I’m still leaning no, but looking at all the conservative groups in favor of a no vote still really makes me want to vote yes just to be opposed to them.

A stopped clock is right twice a day.



More assholes pushing the no vote.

It seems to me like basically most people want No because they are afraid the thing they want will go away, and the people saying yes have money (in NYS, Rifle associations probably do a bit worse here compared to Texas) and expect to be able to buy their way to what they want.

Where are the people with money saying yes?

In the end, I’m voting NO on the convention.

I’m still nearly ambivalent, but my rationale are:

  1. No one advocating for a positive outcome seems to be sufficiently organized to effect it
  2. Many of the things I want from the state are eminently achievable through the normal legislative process (if progressives make small gains in representation)
  3. A convention would focus money and effort on the convention itself, likely pulling resources away from the much more important goal of electing Democrats into state and local positions.
  4. A convention would turn New York’s focus inward at a crucial time in national politics.
  5. We haven’t had a convention in the era of unlimited money in political advertising… We need to address that at the federal level first.
  6. We haven’t had a convention in the era of direct Russian interference in US elections.

I suggest putting our money and effort into regular 2018 races both inside and outside of the state.

Emily and I debated this at length last night. She was leaning YES and I was leaning NO, but neither of us was sure. I err on the side of status quo when faced with such doubts.

If we get the state to such a place that rural conservatives are accurately represented proportionate to their real population and progressives hold the majority of the state government… THEN I’m immediately for a convention.

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After seeing all those pro-gun and anti-abortion right wing ads urging people to vote no, I kinda wanted to vote yes, but I ended up voting no anyways.

I still don’t buy into the fear-mongering ideas that a convention itself will be a disaster for anyone in particular. It’s simply a mechanism whereby the people can directly bypass the corrupt legislature to fix our government within two years instead of waiting for old people to die. We can make no assumptions whatsoever about who delegates will be or what they will actually propose.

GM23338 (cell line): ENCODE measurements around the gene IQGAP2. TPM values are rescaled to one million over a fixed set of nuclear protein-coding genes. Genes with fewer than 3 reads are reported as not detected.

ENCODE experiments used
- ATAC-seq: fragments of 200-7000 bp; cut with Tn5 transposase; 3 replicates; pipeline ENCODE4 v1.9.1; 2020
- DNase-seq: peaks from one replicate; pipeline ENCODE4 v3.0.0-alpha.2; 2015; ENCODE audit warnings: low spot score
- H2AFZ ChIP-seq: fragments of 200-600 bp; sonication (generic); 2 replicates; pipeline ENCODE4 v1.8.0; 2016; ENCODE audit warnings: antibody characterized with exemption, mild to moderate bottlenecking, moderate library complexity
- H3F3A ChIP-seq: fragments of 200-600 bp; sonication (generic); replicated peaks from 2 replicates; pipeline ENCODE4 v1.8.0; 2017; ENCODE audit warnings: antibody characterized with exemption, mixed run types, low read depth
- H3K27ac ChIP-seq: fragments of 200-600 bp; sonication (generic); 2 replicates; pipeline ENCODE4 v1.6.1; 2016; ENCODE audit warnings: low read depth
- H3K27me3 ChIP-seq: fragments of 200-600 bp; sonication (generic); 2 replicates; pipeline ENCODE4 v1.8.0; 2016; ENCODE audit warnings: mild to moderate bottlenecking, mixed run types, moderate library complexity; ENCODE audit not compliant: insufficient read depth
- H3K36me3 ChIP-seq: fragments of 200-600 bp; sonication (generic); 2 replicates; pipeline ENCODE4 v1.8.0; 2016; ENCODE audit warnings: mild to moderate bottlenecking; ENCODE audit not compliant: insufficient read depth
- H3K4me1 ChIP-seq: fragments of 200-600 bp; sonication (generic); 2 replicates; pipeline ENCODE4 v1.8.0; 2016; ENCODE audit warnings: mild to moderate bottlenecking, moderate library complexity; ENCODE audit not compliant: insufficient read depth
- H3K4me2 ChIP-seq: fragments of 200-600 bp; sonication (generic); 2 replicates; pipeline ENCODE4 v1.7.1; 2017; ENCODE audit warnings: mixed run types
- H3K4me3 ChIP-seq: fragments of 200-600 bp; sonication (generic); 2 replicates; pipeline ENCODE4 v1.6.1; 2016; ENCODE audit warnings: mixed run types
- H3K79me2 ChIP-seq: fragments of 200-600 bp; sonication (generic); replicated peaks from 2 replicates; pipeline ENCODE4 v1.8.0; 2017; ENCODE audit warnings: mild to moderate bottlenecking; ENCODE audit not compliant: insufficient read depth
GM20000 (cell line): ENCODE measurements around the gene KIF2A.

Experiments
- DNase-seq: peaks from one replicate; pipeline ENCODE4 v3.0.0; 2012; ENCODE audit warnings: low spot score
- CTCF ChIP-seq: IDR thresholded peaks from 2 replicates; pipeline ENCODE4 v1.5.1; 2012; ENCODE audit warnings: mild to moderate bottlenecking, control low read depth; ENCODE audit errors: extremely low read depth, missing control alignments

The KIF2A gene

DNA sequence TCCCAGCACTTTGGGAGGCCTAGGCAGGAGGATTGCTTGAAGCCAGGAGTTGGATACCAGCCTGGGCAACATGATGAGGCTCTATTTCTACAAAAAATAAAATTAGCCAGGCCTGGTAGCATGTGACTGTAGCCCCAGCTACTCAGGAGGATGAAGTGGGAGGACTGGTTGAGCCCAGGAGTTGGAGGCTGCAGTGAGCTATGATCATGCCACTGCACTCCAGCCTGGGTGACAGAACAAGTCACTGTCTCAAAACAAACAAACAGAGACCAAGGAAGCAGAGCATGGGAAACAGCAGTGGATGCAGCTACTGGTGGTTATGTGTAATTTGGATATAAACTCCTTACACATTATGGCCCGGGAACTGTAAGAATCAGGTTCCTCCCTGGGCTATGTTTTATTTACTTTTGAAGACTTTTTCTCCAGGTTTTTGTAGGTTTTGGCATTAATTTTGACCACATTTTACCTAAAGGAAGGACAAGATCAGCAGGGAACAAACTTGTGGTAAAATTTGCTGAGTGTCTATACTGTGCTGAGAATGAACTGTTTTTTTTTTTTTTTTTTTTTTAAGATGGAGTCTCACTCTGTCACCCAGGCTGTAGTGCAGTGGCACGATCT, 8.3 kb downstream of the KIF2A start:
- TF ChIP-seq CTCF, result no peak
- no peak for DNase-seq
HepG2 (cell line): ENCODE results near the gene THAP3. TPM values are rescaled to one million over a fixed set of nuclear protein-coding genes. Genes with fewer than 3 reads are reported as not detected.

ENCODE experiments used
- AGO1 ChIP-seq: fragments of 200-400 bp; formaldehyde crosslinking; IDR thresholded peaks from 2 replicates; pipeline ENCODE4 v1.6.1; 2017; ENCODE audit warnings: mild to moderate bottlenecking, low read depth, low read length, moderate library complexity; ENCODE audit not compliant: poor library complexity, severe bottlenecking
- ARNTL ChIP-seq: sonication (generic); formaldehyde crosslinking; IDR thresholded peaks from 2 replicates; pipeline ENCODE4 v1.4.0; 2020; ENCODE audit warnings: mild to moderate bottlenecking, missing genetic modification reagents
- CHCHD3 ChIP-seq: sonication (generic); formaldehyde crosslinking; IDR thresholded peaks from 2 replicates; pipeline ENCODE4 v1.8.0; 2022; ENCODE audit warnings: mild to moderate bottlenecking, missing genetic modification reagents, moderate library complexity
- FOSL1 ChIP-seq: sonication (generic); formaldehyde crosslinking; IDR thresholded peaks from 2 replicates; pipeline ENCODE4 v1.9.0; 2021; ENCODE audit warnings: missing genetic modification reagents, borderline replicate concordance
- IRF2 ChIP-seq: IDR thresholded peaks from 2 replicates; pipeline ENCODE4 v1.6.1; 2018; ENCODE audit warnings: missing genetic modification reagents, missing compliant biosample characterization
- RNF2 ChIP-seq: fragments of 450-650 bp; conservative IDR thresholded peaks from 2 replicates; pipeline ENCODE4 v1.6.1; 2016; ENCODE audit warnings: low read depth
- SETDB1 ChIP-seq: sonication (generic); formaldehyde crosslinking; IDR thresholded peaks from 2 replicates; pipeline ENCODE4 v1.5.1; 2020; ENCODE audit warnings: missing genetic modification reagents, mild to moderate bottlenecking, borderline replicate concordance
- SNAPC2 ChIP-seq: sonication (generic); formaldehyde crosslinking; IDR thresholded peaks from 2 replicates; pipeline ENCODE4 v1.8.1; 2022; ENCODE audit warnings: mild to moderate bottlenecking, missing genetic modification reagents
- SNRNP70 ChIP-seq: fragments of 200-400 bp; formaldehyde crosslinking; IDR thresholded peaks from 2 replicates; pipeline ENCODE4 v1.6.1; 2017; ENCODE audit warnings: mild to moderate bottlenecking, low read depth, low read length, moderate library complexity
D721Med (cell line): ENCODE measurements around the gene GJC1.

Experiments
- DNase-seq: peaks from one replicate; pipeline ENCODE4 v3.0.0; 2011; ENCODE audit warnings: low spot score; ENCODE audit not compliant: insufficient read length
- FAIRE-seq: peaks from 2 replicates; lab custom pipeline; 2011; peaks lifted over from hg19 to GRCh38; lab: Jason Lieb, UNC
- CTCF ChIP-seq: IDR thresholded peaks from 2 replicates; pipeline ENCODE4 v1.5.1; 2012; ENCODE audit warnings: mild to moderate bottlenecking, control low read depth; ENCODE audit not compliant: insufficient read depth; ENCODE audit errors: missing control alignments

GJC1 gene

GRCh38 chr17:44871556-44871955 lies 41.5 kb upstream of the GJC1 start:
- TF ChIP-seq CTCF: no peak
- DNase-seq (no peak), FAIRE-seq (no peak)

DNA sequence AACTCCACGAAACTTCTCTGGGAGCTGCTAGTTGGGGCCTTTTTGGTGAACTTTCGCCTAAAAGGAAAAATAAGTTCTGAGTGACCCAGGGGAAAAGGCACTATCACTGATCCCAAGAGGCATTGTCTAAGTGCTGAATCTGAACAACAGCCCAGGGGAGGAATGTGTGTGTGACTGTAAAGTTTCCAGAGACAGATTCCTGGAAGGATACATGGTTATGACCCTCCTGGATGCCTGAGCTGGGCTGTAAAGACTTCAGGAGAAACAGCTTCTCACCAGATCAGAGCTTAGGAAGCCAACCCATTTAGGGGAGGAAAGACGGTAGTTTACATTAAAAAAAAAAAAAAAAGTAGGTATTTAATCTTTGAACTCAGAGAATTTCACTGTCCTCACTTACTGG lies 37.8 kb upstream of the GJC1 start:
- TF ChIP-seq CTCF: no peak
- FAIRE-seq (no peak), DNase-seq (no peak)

The thing is, even if we vote yes and have a convention. Even if we get the majority of delegates on our side. Let’s say they decide to make a nice amendment to do something awesome, like end gerrymandering, and it goes on the 2019 ballot. There will probably be big money to get people to vote no on it. Who is going to be spending to get people to vote yes on the amendments from a good convention?

Because groups on the left didn’t spend any money to get people to vote yes or no, how can I believe they will spend money to get people to vote yes or no on the actual results of the convention itself?

If by some chance a convention does happen, I plan to be as involved as possible. I probably can’t be an actual delegate, and am almost definitely not qualified, but I can work for someone who is.

I overheard a conversation at work just now, and learned quite a lot. Of course, it is anecdotal.

Keep in mind, I work at broadway.com, it leans way left. Some people were discussing voting. Some had voted for the very first time in a non-presidential race. Like WTF. This is why shit got bad! You fools! Did your mom not take you to the voting booth and show you how voting is important?

Then they started talking about how they didn’t know how many judges to pick (the instructions are on the ballot, you pick six). So they clearly didn’t read the ballot.

Then they talked about how they didn’t know how to vote on the questions. They just picked stuff without thinking too much about it. These are people who have very strong beliefs. If you ask them about the actual issues, they can definitely give you straight answers. Again, they lean way left. They just do not know, and did not put enough research into figuring out, which choice on the ballot matches their strongly held beliefs.

I get the feeling like the people on the right do not have this problem. Judging by all their lawn signs saying vote no, they definitely know which choice they are making before they go in.

I think a lot of this stems from this feeling that we don’t want to tell other people how to vote. Especially at work, I’m not going to tell people how to vote, though I did explain the ballot questions to them.

I see this in public as well. Lots of people, self included, are always telling people to vote. Not enough telling people how to vote. From now on I’m just going to tell people how to vote how I would like them to, except probably still not at work where it is inappropriate.

See, this is why you need Democracy Sausages. People feel a bit peckish? Oh, there’s a vote on, let’s go vote and get a sausage in bread. Problem solved! I have voted on incredibly minor shit before, because I felt like a snack.

It would have to be a breakfast sausage for me since I voted before 9AM.